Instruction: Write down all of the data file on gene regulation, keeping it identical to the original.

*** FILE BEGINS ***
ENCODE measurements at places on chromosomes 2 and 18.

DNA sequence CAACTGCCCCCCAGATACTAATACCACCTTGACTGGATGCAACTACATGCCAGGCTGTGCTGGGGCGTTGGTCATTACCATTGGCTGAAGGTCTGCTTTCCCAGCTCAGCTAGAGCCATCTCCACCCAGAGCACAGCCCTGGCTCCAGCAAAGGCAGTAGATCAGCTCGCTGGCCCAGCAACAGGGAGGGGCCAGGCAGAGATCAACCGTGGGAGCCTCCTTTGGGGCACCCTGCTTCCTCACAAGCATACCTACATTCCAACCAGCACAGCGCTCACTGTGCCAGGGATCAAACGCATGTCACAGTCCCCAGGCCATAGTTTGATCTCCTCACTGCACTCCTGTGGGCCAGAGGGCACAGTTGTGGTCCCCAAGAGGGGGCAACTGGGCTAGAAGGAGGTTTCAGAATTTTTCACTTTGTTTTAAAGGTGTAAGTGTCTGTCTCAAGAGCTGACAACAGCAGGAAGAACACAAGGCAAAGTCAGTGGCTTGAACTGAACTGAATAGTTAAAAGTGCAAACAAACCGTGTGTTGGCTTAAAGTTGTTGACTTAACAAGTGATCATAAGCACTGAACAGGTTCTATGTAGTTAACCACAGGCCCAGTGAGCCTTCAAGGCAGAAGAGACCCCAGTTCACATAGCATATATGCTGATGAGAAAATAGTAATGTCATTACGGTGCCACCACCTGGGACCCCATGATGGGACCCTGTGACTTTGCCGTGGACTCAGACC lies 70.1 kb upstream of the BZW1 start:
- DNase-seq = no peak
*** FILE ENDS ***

ENCODE measurements at places on chromosomes 2 and 18.

DNA sequence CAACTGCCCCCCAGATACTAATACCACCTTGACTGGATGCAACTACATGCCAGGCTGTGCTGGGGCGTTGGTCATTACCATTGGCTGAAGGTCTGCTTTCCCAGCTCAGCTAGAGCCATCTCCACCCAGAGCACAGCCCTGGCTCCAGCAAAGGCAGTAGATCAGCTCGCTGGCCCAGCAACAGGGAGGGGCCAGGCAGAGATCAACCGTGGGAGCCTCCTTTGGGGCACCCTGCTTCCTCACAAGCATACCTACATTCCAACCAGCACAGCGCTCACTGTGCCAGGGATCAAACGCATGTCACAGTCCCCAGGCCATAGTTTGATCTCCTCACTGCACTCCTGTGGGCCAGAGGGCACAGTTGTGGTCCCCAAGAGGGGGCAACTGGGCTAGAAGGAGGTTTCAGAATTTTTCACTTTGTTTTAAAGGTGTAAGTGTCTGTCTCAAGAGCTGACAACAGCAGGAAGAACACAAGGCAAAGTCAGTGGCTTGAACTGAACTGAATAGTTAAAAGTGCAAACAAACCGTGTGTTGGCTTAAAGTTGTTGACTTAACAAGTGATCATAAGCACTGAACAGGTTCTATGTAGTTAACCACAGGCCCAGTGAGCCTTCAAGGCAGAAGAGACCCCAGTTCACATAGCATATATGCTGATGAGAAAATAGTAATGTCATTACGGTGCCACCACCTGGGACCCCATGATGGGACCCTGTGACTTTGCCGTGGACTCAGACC lies 70.1 kb upstream of the BZW1 start:
- DNase-seq = no peak